Title:
Metric for evaluating systems that produce text
Kind Code:
A1


Abstract:
A method and apparatus for generating a score for a system that generates text is provided. The method and apparatus identify errors in the text generated by the system and identify errors in a second text generated by a second system. The number of errors that are generated by the system but not generated by the second system is divided by the number of errors that are generated by the second system but not by the system to generate the score.



Inventors:
Suzuki, Hisami (Redmond, WA, US)
Gao, Jianfeng (Beijing, CN)
Application Number:
11/115498
Publication Date:
11/02/2006
Filing Date:
04/27/2005
Assignee:
Microsoft Corporation (Redmond, WA, US)
Primary Class:
International Classes:
G06F17/20
View Patent Images:



Primary Examiner:
KAZEMINEZHAD, FARZAD
Attorney, Agent or Firm:
WESTMAN CHAMPLIN (MICROSOFT CORPORATION) (SUITE 1400, 900 SECOND AVENUE SOUTH, MINNEAPOLIS, MN, 55402-3319, US)
Claims:
What is claimed is:

1. A method of generating a metric for measuring the performance of a first system that produces a first text from an input relative to the performance of a second system that produces a second text from the input, the method comprising: comparing the first text to an expected text to identify errors in the first text; comparing the second text to the expected text to identify errors in the second text; using the number of errors that are in the first text but are not in the second text and the number of errors that are in the second text but are not in the first text to form the metric.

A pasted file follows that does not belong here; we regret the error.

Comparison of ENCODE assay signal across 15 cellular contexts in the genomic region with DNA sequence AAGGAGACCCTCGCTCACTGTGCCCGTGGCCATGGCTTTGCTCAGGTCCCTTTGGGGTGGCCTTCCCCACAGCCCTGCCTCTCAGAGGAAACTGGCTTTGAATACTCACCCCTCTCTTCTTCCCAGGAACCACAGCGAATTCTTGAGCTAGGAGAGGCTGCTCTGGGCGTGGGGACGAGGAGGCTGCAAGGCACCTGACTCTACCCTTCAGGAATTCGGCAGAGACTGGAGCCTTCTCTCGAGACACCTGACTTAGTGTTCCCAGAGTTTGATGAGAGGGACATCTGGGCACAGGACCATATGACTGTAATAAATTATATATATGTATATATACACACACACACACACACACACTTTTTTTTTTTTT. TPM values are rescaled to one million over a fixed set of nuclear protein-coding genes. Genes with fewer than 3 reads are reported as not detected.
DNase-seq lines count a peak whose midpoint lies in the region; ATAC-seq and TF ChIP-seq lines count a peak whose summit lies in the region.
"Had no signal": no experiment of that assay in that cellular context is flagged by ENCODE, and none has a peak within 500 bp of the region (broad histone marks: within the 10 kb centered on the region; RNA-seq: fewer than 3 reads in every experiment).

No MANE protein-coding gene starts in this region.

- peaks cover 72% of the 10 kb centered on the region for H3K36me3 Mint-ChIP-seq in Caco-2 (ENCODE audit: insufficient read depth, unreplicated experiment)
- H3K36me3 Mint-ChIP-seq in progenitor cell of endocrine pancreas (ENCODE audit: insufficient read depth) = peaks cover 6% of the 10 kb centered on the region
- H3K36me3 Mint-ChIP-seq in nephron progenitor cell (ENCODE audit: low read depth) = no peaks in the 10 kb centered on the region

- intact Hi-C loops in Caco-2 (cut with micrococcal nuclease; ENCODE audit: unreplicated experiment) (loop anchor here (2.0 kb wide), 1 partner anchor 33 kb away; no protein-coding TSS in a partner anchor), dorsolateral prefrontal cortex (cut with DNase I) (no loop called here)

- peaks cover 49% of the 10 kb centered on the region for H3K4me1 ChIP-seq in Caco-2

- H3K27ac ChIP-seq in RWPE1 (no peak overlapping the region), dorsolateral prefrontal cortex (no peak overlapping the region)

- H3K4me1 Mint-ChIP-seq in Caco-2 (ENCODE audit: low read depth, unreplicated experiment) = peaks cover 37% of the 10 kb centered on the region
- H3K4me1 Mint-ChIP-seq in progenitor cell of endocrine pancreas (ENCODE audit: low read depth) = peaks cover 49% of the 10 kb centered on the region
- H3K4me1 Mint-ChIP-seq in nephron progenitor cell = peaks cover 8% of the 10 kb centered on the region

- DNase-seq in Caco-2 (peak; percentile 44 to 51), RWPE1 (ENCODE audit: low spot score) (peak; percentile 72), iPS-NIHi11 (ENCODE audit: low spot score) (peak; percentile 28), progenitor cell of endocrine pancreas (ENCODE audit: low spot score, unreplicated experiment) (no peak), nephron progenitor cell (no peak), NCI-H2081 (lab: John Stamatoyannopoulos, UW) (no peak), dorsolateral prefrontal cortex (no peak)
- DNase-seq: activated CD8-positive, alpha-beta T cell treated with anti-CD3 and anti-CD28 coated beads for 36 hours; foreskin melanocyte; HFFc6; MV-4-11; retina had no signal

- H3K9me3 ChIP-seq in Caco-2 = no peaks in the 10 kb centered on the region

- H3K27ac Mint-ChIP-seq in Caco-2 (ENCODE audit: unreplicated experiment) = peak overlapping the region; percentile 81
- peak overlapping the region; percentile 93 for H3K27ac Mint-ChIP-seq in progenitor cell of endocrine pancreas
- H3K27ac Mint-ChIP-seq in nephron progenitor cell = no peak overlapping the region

2. The method of claim 1 wherein forming the metric comprises dividing the number of errors that are in the first text but are not in the second text by the number of errors that are in the second text but are not in the first text.

3. The method of claim 1 wherein the first system is adapted from the second system by further training parameters of the second system.